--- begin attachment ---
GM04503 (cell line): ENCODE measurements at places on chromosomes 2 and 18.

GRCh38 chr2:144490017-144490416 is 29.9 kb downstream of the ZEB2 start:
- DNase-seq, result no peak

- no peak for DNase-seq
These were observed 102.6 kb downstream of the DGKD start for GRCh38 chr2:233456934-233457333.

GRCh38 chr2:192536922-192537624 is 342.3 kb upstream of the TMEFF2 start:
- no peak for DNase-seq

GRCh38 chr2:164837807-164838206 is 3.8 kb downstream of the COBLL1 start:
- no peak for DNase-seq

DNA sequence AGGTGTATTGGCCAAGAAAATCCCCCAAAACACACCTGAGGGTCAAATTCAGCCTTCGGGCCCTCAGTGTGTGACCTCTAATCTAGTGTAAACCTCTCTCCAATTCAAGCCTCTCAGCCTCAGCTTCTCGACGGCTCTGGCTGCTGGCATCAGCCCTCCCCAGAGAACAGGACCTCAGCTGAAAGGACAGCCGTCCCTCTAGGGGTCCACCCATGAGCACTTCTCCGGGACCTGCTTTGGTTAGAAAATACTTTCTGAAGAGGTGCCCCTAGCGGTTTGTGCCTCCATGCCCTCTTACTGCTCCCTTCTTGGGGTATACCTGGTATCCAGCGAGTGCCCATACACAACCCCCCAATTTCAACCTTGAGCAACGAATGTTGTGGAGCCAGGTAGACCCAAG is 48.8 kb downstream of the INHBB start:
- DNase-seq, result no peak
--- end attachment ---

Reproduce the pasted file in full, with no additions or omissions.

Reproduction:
GM04503 (cell line): ENCODE measurements at places on chromosomes 2 and 18.

GRCh38 chr2:144490017-144490416 is 29.9 kb downstream of the ZEB2 start:
- DNase-seq, result no peak

- no peak for DNase-seq
These were observed 102.6 kb downstream of the DGKD start for GRCh38 chr2:233456934-233457333.

GRCh38 chr2:192536922-192537624 is 342.3 kb upstream of the TMEFF2 start:
- no peak for DNase-seq

GRCh38 chr2:164837807-164838206 is 3.8 kb downstream of the COBLL1 start:
- no peak for DNase-seq

DNA sequence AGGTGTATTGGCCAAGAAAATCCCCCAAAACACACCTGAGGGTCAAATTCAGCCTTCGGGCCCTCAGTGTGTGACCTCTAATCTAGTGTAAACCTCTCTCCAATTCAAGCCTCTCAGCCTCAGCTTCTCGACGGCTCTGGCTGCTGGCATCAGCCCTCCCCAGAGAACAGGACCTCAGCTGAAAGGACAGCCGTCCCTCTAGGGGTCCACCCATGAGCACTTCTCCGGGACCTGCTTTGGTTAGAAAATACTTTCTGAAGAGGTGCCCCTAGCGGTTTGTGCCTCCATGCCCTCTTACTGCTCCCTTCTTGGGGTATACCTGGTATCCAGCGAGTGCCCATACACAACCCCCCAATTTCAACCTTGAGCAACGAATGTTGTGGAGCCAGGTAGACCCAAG is 48.8 kb downstream of the INHBB start:
- DNase-seq, result no peak